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You Will Love This Energizing and Guilt-free Morning Drink

 Finally, a delicious morning drink that will make a positive change to your well-being is here. The matcha latte is becoming ever more popular, and for good reason, as it has all the beneficial effects of coffee minus the harmful ones. In fact, you’ve probably seen it on the menu of some coffee shop or restaurant, but have you ever wondered what it is? In this article, we’ll walk you through everything you need to know to make the ultimate matcha latte, and more.
Unlike the traditional coffee drink, a matcha latte is actually a milk tea. Why, then, would it be called a latte? Most likely, this is attributed to its effect, as very much like a latte, it will wake you up in no time while comforting you with its silkiness and warmth.
a woman holding a cup of matcha latte
The History and Production of Matcha
The key ingredient in a matcha latte is matcha, which is an incredible type of Japanese tea traditionally used in tea ceremonies. Japanese tea ceremonies were conducted as early as the 9th century by Buddhist monks. Known for lasting for hours at a time, these elaborately choreographed ceremonies were elevated to an art form and a spiritual practice in Japan. They are truly a signature feature of Japanese tradition and culture, featuring matcha tea as an essential element. 
The use of matcha today, however, is not limited to tea ceremonies, as both in Japan and all around the world, matcha has become an essential ingredient in different drinks and desserts, such as ice cream, cheesecake, and perhaps most significantly, the matcha latte.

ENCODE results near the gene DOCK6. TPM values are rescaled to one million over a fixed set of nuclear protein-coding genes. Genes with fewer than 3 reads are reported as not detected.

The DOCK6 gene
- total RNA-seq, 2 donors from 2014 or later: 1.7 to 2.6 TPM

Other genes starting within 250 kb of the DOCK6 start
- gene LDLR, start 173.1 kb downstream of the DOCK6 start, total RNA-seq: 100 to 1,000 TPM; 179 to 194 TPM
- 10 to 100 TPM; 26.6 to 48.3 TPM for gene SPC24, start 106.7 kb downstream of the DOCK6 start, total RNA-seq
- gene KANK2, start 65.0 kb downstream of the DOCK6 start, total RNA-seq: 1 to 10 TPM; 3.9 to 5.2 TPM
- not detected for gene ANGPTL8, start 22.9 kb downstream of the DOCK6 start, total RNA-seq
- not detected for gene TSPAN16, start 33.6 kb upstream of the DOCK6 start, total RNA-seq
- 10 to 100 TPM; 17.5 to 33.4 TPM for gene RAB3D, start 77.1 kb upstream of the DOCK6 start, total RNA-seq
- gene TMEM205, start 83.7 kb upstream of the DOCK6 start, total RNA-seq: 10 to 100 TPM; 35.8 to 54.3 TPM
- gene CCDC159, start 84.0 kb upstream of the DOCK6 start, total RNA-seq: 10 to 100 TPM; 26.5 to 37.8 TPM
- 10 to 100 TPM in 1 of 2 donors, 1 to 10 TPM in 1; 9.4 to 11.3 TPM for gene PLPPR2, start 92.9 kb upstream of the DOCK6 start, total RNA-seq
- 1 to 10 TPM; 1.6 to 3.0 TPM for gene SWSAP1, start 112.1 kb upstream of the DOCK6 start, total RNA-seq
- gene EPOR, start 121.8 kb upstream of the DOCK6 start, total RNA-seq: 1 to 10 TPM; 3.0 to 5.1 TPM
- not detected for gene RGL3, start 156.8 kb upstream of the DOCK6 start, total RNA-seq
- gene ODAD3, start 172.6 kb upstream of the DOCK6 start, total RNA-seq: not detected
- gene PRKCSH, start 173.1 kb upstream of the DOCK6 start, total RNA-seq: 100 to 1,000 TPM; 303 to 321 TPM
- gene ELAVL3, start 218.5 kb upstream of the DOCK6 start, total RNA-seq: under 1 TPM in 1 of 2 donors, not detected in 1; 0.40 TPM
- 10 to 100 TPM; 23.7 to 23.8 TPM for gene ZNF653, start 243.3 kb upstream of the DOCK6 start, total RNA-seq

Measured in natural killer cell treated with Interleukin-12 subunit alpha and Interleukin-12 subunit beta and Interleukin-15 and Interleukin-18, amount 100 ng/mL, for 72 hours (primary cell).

Unlike most teas, matcha is a fine powder, which is made of the finest tea leaves that were dried and de-veined before stone-grinding. This means that when drinking matcha you are essentially consuming the plant instead of brewing and discarding the pulp as you do with most teas. This type of preparation ensures that you are able to absorb significantly more nutrients.
Another crucial step in the production process is that the tea plants used for matcha are grown in the shade during the last few months before harvest. This technique gives matcha its distinctive bright green color. Also, it urges the plant to produce more caffeine and theanine, which are the compounds that make matcha so energizing and nutrient-rich.
tea leaves are being dried out in baskets
The Health Benefits of Matcha

Although we have already written about the benefits of matcha tea in a previous article, it’s worth reminding you of the main ones: 

  • Matcha is rich in compounds that promote brain and immune health. 
  • Recent studies suggest that the amino acids contained in matcha may protect you from cancer.
  • Matcha contains as much caffeine and more antioxidants than coffee.
  • One of the antioxidants it contains called EGCG is proven to help both weight loss and weight maintenance.
  • It is also important to note that matcha is safe for people who feel anxious, jittery, and/or tired shortly after drinking coffee.

How to Choose a Matcha Powder

Generally speaking, matcha is on the pricier side. Note, however, that you will use much less of it than other teas or coffee because it is very concentrated, so it’s well worth the high price tag. Matcha comes in two different varieties, or grades: culinary and ceremonial.